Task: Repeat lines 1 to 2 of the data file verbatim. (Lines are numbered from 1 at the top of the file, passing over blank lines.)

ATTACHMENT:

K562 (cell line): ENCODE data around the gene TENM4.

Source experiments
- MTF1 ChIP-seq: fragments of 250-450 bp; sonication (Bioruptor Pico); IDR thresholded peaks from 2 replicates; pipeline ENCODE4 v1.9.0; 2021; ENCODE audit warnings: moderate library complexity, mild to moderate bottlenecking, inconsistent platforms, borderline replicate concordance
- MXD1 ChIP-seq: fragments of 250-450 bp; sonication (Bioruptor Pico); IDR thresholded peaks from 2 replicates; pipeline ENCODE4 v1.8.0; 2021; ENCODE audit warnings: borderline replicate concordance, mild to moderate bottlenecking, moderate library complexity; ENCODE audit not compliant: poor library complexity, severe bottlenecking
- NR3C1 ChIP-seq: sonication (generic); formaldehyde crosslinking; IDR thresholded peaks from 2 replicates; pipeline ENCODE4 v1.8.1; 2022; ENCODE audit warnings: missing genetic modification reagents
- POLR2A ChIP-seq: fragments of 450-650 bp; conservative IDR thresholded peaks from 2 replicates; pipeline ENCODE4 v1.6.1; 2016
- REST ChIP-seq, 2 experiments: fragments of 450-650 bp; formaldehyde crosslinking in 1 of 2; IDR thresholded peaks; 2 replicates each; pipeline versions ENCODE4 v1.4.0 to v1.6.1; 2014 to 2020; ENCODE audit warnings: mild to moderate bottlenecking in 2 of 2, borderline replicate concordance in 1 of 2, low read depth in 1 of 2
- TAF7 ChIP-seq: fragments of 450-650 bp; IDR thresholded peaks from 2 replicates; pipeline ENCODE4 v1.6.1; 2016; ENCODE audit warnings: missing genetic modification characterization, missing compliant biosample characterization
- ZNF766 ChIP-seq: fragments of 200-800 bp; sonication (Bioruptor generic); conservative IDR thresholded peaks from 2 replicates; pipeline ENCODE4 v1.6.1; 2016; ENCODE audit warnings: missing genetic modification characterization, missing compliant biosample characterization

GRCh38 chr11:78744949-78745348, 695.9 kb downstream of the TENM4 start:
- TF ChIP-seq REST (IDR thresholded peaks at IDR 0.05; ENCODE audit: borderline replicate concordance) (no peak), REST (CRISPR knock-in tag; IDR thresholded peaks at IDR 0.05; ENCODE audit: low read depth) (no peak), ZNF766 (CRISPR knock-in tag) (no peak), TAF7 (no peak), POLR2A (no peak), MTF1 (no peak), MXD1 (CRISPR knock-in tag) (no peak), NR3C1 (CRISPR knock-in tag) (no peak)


K562 (cell line): ENCODE data around the gene TENM4.

Source experiments